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Friday, October 2, 1998 Published at 18:30 GMT 19:30 UK


Sci/Tech

Does Nasa still have the right stuff?



This week the American space agency Nasa celebrated its 40th birthday. Our science editor David Whitehouse asks if it still has the right stuff?

Nasa's achievements over those 40 years have been remarkable. Chief among them are, of course, the landings on the Moon between 1969 and 1972.

When I look at the Moon I am still astonished that we went there. Even now I think few people really appreciate the significance of our first footsteps on another world.

Astonished that we went there and dismayed that we abandoned it.

What has Nasa done since then? There have been many space probes to the planets; giant orbiting observatories and hints of life in space.

But ever since the days of the Apollo moonlandings Nasa's program has been dominated by two projects: the Space Shuttle and the Space Station.

And they have both been going on too long. It is 26 years since we left the Moon and only now are the components of a space station going into orbit.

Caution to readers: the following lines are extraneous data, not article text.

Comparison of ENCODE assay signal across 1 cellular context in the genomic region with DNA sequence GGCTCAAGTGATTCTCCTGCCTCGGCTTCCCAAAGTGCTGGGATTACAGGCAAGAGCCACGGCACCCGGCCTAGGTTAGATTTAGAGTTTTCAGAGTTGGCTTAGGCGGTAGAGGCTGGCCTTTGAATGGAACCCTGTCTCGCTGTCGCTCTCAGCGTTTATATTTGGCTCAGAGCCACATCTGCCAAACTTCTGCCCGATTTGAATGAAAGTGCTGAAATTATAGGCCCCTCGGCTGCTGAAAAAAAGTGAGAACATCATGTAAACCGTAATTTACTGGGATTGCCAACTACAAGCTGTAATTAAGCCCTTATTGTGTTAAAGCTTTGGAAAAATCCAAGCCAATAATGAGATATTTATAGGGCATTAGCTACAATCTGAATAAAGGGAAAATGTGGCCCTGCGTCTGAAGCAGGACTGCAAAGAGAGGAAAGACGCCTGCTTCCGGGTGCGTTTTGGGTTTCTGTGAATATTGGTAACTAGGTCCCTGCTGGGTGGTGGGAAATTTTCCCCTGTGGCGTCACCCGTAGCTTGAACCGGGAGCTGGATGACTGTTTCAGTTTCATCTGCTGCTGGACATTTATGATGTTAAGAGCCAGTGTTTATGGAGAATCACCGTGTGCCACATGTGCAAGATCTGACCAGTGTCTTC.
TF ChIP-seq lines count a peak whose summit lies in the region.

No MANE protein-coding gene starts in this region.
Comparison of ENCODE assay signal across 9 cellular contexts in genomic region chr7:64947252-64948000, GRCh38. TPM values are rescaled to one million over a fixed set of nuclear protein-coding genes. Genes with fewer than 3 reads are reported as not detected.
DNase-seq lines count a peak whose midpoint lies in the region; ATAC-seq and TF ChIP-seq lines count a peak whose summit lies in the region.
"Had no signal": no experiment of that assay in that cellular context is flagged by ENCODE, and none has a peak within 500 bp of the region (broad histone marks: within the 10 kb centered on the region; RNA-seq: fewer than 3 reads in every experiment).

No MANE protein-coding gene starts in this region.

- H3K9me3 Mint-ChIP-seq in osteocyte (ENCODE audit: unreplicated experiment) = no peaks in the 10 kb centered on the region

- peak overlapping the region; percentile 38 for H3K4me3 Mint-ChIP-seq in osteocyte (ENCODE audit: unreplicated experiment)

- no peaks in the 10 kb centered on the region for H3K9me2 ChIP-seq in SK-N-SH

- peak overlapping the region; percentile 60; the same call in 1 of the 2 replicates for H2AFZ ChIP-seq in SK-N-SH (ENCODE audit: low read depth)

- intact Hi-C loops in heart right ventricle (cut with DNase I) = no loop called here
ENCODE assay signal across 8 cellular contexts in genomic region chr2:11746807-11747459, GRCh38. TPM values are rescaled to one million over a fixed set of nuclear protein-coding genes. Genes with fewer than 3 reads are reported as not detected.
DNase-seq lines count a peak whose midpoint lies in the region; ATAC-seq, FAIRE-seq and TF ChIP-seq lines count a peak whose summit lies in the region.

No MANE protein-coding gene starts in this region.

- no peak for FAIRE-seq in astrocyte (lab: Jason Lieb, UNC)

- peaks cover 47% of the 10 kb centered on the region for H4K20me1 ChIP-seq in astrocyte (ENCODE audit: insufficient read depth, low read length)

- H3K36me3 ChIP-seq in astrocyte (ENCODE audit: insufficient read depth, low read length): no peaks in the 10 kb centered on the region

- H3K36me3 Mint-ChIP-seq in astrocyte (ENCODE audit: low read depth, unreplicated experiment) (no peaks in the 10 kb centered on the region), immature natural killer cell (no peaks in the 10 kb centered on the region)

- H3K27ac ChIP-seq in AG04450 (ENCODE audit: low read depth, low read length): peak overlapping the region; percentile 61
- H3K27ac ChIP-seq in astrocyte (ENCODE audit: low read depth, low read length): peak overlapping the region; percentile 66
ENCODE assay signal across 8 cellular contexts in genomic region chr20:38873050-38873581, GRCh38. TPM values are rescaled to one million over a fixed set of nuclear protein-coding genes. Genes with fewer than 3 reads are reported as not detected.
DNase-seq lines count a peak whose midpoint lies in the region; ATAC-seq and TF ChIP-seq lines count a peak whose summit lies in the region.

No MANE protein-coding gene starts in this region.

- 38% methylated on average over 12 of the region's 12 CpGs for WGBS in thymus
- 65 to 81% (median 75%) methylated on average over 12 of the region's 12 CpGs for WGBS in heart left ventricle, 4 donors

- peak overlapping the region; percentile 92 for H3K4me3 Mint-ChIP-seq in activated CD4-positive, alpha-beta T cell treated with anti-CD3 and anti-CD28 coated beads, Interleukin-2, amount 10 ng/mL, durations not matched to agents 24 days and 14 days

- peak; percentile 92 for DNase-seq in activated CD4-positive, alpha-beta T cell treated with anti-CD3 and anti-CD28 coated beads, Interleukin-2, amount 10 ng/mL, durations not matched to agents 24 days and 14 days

Less impressive

The Space Shuttle is a remarkable spacecraft but it first flew in 1981 and will continue to fly for at least the next decade.

It is difficult and expensive to run. It is about time that we had a cheaper, totally reusable spacecraft.

So Nasa's achievements during the first 15 years of its life were stunning. The report card since then is less impressive.

I wonder if those who established Nasa would have been happy to have done so much so soon and then take decades to do anything else.

When I watched Neil Armstrong on the Moon I thought we would soon live there, soon have a space station and, in the longer term, travel to Mars.

Three decades later we have done few of these things. Most of the time there are only two people in space.

No vision

Nobody has ventured more than a few hundred miles from Earth in 26 years!

If you ask a schoolchild what Nasa is doing I bet that you will get a vague reply. And that's the problem, there is no clear goal, no vision. What is that saying about what happens when there is no vision?

So what visions could there be?

It needs only a few words. Put people on the Moon and Mars.

And do not tell me that we could not afford it because such grand and inspiring projects turn in a profit if you look at them the right way.

This is because money is not spent in space but on the ground. There is also the inspiration factor.

Someone once calculated that if you included the young people who became scientists and engineers as a result of the moonlandings the Apollo project turned in a profit.

So can we hear it for the Apollo moonlandings, Nasa's greatest triumph, mankinds greatest adventure and one of the biggest business pay-offs in history.





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